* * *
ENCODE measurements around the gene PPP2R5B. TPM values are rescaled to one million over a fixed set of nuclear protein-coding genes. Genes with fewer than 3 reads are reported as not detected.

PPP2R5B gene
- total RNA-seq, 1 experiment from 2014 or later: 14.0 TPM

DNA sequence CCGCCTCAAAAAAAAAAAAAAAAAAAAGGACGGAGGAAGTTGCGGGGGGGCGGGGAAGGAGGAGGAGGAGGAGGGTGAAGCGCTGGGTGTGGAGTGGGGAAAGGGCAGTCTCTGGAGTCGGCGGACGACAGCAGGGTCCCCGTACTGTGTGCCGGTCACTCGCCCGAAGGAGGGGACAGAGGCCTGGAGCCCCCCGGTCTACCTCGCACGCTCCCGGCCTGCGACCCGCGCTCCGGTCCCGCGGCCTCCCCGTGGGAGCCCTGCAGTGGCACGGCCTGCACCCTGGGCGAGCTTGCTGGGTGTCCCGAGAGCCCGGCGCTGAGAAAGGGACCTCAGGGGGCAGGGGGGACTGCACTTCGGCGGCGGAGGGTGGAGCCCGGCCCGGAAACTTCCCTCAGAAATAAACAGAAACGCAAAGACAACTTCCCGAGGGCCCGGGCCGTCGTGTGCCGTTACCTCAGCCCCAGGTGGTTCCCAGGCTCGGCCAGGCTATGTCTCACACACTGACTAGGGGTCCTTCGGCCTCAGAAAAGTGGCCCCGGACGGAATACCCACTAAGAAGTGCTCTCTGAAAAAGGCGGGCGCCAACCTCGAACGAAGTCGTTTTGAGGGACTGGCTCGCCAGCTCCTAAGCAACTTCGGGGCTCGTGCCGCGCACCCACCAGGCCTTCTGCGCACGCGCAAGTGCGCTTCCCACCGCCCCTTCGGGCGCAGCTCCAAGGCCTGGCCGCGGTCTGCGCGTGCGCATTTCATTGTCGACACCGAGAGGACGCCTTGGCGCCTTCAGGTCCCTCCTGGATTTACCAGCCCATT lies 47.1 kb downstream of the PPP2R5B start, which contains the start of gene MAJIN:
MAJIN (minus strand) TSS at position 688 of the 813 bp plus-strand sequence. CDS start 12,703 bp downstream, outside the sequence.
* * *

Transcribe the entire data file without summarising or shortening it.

ENCODE measurements around the gene PPP2R5B. TPM values are rescaled to one million over a fixed set of nuclear protein-coding genes. Genes with fewer than 3 reads are reported as not detected.

PPP2R5B gene
- total RNA-seq, 1 experiment from 2014 or later: 14.0 TPM

DNA sequence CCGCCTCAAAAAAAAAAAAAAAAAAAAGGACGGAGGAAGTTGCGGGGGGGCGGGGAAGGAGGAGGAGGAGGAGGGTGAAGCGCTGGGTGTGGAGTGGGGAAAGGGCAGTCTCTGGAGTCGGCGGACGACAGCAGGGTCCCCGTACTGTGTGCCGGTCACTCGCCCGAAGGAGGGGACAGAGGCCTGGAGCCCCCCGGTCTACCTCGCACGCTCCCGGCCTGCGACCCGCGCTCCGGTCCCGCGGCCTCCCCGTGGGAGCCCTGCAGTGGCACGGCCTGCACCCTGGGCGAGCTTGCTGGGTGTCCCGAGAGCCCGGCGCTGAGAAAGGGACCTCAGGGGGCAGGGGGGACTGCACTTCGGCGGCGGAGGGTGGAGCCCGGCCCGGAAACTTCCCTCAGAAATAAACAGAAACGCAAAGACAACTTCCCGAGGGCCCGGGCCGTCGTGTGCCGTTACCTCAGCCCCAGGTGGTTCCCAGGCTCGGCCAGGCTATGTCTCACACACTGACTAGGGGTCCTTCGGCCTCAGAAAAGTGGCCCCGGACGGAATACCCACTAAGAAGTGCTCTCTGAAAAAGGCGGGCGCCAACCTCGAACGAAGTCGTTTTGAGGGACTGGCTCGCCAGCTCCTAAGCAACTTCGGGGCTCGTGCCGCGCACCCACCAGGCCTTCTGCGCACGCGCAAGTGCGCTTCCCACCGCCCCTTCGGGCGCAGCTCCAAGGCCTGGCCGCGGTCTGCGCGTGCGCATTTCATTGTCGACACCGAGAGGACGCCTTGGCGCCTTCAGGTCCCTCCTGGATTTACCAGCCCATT lies 47.1 kb downstream of the PPP2R5B start, which contains the start of gene MAJIN:
MAJIN (minus strand) TSS at position 688 of the 813 bp plus-strand sequence. CDS start 12,703 bp downstream, outside the sequence.